Hendrix put on quite a few electrifying performances within the last few months of his life. My favorite one was at the 1970 Atlanta Pop Festival in Byron, GA. Donning a colorful psychedelic top with dramatic butterfly sleeves, cherry red bottoms, and a green headband tied around his Afro, Hendrix stepped out and gifted the crowd with a spectacular set. During his live rendition of "Purple Haze," he practically became one with the electric guitar and just . . . shredded. With a flair and style that only he could emit, Hendrix brought the instrument to life, creating buoyant vibrations and mesmerizing listeners with every chord. At that moment, he again became the paragon of an otherworldly persona.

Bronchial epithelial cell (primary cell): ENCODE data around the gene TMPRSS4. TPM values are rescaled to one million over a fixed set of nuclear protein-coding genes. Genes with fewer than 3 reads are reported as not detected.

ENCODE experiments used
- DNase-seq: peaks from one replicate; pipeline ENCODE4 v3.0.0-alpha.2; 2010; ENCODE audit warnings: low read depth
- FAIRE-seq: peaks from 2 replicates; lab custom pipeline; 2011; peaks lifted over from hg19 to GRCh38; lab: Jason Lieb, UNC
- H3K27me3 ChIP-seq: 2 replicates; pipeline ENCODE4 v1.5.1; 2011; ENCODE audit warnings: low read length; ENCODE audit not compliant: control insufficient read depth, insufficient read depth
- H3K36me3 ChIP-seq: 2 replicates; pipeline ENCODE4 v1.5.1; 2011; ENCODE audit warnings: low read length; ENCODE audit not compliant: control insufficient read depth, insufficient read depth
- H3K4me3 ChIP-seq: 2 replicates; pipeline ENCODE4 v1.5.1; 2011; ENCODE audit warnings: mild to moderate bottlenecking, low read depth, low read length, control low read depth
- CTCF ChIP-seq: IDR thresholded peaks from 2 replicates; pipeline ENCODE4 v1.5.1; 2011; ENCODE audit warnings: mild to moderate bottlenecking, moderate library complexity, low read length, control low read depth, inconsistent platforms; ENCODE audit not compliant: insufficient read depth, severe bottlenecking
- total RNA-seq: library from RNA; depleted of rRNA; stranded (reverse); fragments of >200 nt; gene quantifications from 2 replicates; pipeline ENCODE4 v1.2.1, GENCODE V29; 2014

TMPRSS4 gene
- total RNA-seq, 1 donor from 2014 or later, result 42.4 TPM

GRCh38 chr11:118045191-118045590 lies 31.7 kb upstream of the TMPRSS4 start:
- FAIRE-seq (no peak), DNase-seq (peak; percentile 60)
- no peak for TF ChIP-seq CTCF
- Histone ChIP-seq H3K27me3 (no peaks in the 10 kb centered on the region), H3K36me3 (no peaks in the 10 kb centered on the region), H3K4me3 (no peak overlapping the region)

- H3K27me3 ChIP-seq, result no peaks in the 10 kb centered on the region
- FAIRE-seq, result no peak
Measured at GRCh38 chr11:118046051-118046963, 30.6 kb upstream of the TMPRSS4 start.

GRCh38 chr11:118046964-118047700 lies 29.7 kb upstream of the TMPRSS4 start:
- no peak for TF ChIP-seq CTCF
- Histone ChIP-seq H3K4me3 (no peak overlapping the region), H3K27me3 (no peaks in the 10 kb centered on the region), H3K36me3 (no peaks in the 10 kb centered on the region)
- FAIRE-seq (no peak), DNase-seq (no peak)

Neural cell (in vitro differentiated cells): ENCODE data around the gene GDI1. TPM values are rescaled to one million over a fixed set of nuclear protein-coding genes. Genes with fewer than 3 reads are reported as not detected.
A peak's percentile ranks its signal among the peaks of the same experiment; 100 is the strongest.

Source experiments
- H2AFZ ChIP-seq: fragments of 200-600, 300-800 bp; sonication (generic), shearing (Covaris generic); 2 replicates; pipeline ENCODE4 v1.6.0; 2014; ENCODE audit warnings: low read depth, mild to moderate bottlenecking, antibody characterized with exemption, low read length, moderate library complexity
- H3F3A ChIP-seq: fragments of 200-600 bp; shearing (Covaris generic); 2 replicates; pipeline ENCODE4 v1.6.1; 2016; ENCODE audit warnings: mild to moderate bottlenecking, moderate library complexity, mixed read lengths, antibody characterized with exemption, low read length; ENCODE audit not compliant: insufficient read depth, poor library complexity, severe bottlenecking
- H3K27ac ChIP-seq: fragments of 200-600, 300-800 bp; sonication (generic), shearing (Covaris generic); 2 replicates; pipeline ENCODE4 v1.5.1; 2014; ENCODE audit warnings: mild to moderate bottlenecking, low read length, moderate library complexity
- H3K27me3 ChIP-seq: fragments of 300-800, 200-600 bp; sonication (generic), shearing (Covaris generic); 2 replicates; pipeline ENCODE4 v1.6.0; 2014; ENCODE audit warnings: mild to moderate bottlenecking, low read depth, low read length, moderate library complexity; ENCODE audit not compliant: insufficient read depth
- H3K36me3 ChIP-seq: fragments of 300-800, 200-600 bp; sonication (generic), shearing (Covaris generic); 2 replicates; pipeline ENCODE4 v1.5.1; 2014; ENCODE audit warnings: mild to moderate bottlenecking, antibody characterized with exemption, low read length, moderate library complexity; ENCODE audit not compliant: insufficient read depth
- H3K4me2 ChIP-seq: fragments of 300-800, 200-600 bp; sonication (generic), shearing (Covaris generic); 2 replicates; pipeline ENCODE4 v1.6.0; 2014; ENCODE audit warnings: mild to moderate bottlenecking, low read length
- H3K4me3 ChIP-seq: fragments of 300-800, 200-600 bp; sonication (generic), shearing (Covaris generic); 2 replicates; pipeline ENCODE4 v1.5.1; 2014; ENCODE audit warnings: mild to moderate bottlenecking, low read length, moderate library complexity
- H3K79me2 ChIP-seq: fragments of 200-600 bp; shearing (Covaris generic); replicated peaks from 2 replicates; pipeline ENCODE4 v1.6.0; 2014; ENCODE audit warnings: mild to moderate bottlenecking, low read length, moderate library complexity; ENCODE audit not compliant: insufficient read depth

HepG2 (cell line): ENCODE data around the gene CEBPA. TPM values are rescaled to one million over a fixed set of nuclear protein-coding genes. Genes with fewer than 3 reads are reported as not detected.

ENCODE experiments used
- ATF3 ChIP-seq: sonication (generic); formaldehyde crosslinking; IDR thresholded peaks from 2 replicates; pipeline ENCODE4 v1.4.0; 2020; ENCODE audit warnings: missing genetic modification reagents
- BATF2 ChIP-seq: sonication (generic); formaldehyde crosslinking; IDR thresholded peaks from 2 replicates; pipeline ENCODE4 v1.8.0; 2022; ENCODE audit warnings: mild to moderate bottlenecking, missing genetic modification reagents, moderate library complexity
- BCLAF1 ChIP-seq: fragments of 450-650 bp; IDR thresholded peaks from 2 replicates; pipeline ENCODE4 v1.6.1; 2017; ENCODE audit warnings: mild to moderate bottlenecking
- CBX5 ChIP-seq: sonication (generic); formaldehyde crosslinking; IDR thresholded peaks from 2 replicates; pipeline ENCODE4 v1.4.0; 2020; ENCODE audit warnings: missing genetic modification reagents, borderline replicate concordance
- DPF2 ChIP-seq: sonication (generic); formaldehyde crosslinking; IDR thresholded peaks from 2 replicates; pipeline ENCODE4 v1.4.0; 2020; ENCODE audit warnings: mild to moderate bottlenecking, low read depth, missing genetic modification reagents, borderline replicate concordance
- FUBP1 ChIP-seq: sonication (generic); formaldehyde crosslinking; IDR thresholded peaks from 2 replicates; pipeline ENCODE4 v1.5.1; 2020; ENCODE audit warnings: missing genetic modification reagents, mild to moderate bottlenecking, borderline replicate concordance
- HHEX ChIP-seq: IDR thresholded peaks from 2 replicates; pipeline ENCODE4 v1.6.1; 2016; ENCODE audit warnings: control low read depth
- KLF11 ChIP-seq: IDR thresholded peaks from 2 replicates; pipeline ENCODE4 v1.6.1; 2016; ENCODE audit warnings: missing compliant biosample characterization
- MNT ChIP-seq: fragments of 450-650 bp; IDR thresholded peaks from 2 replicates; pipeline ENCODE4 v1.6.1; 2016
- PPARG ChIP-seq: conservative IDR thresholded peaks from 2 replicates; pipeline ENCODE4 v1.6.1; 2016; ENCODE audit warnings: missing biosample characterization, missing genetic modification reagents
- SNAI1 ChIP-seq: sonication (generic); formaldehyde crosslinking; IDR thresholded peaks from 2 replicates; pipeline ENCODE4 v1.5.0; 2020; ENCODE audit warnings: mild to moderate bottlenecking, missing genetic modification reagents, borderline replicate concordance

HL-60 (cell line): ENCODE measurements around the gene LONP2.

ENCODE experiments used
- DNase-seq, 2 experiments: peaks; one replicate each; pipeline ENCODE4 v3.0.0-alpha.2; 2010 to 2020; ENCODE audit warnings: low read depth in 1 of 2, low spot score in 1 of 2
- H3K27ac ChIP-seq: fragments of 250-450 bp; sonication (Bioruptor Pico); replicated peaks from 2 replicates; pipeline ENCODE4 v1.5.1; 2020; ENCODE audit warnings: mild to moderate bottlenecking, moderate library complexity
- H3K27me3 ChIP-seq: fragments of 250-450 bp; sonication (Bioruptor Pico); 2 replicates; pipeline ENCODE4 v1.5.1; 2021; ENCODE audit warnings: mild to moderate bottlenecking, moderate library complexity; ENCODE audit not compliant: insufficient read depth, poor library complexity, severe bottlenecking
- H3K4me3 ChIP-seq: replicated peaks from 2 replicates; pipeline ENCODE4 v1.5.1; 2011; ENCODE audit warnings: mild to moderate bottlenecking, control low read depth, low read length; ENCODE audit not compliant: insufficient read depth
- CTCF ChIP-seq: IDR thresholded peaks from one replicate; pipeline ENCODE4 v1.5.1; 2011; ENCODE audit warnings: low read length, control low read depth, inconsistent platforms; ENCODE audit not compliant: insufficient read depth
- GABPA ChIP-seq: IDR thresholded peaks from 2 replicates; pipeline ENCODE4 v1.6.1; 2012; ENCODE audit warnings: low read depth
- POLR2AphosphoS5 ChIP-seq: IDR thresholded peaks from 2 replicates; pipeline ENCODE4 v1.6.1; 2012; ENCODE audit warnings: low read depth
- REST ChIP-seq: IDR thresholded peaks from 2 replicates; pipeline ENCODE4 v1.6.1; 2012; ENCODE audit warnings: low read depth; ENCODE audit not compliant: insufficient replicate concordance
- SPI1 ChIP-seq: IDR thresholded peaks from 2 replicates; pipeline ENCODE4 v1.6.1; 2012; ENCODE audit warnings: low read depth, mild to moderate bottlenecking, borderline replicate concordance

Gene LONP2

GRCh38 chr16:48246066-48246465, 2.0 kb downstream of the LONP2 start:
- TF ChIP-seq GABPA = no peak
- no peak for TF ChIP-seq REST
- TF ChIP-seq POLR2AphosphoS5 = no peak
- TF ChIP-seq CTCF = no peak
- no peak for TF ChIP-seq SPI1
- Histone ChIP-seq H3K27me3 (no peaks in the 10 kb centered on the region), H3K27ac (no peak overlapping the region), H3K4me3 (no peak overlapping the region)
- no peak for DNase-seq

The Vinyl Renaissance & Audio store is now permanently closed, but it'll always have a special place in my heart for bringing me into the world of Hendrix. I truly believe that none can or will ever compare to him, and I'm forever grateful for the strides he took — consciously or not — to promote a more progressive society. Practically every guitar and musical style post-Hendrix has been influenced by the Voodoo Child, in some way, shape, or form — whether it's through direct adoption or allusive adaptation. Because of that, his sound has continued to serve as a generational bridge. Even while I was typing this at a coffee shop, an older woman behind me saw a photo of Hendrix on my laptop screen. "She's looking at Jimi Hendrix," she said to her friend. "That was my guy!" I turned around and smiled. Needless to say, we had quite a riveting conversation.